The god of small things and other snacks

Monday 27 August
I’m beginning to realise now why people talk and write so bloody much about food. Minimum controversy, maximum flavour. You grow it, buy it, kill it, chop it and cook it. Occasionally in that order. You can have an opinion on it that won’t get you jailed or killed (unless you live in Sydney and eschew dude food). I mean, what I’d really like to blog about is the evangelical type my husband and were bailed up by at a restaurant launch in Nowra last Saturday.

Nowra – pearl of the near South Coast. But perhaps not, I hear you murmur, gentle blog follower, the most promising of environs for a restaurant opening; nor, indeed, the most promising of destinations in which to avoid a Christian Democrat.

But you’d be wrong – on the first count anyway. The restaurant, Wharf Rd, proved to be a riverbank paradise of blond wood, white paintwork and witty details, with an interesting enough modern menu (local produce: tick; home-cured charcuterie made from local produce: tick; Himalayan salt brick curing cabinet with local produce arranged à la Damien Hirst in front of a picture window in the private dining room: tick) at a reasonable price point. David, the chef, and his wife, Nicole, are young, entrepreneurial, clever, charming, handsome and talented, so I wasn’t in the best of moods to start with, despite the way my VW Golf TSi had held the bends at 100km/hr through Kiama. God, I love my overpriced European car.

After a couple of beers (the silver fox) and a pisco sour (moi), and several brief, cordial exchanges with people our own age but with more jewellery, my spirits lifted. The deliciously salty snacks were coming thick and fast – smoked local alpaca, who knew?

Not only that, but, with what I suspect was a canny nod towards nose-to-tail eating (something I’m more than happy for anyone else but me to do), there were even local-alpaca-skin throws draped over the white banquettes. Sitting on what you’ve just eaten. That witty detail could be one step too far.

And suddenly there he stood, his flushed face just inches from ours, only lower – silver fox and I are both taller than average – Paul, the relentlessly outgoing mayor of Shoalhaven. Paul, who, he told us at biblical-proportion length, had been given a sign by God to move from preaching to politics. Paul, whom God had also blessed with a dry, warm, firm, outgoing handshake and six children. And yes, I truly believe that these two things were related.

We bit our irreligious tongues (neither locally produced nor cured, unfortunately) and waited for divine intervention. None arrived of course – probably because neither of us believe in it – certainly not before the speeches started. So we left instead. Apparently Paul is heading to the Upper House to be with Fred Nile and his heavenly host of assorted Christian Dems and Shooters and Fishers Party cronies, leaving Nowra’s mayoral duties open to all manner of godless political opportunism. I favour a certain Joanna Gash. But not for the reason you may immediately think.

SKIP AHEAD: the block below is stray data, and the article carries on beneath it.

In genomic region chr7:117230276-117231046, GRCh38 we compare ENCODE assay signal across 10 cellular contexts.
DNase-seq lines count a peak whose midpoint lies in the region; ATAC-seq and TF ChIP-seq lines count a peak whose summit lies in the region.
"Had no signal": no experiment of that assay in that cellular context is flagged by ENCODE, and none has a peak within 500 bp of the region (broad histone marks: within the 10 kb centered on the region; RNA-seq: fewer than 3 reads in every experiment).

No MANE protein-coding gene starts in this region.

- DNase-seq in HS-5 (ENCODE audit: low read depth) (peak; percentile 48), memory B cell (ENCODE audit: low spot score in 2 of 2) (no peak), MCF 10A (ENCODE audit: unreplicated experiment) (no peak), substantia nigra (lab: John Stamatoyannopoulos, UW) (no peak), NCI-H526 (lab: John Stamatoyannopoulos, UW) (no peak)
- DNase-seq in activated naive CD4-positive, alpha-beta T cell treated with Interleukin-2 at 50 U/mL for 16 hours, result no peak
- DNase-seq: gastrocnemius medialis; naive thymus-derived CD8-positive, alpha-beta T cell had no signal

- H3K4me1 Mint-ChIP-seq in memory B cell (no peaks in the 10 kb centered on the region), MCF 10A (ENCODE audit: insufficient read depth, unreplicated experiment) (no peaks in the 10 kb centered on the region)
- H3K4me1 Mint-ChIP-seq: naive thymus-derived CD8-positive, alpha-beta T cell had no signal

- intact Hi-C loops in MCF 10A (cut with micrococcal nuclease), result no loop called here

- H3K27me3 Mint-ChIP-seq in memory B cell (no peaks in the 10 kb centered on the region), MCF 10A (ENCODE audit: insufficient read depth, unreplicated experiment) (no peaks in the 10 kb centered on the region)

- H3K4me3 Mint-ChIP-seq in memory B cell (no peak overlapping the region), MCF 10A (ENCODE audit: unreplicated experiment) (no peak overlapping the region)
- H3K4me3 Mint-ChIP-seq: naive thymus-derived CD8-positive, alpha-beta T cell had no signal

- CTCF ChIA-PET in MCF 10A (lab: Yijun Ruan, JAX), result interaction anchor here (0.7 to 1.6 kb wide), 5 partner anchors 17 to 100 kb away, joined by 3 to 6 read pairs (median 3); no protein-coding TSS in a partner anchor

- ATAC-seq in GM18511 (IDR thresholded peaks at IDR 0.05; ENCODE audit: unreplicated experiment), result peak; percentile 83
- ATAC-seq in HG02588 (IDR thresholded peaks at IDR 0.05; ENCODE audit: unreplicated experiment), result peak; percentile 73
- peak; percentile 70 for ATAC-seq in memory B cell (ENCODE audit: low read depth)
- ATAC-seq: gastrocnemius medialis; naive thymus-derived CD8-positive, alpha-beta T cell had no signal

Tuesday 28 August
Writing in bed on a laptop is a new experience to me, and one I can see becoming a regular and pleasing pastime, despite the pain in my neck from a poorly positioned pillow. Watching TV hasn’t proved that fruitful a source of inspiration recently, certainly not in the way that long hours of Olympic™ dressage did. Trying to follow the conversation on a show such as The Newsroom as I write just gives me a headache, despite its occasional funny moments. Those people talk so damn fast – I can hardly make out what they’re saying. Save me – I’m sounding more and more like my mother/grandmother/aunt/the lady who mutters to herself on the escalator at Westfield. I don’t understand the words to songs anymore either. But fortuitously, I am a rather fine whistler. So I just whistle along to everything. Even to Frank Ocean. Kill. Me. Now.

Wednesday 29 August
So… tapas – a collection of snacky stuff that you eat while you’re drinking. Great idea and, in a perfect world – say, San Sebastian – they make perfect sense. On a corner of Oxford Street in Darlinghurst, not so much, no matter how charming the shaggy-haired, bristle-chinned ex-derivative-trader-owner. A five-centimetre square of over-seasoned potato omelette served on a piece of slate does not a tortilla make. Certainly not when shared among three hungry women after a hard day at the coalface drilling down, moving forward and working smart. Give it up now, boys, put the chef out of his misery and go back to stripping businesses’ assets instead of customers’ wallets. No amount of smouldering eye contact will lure us back.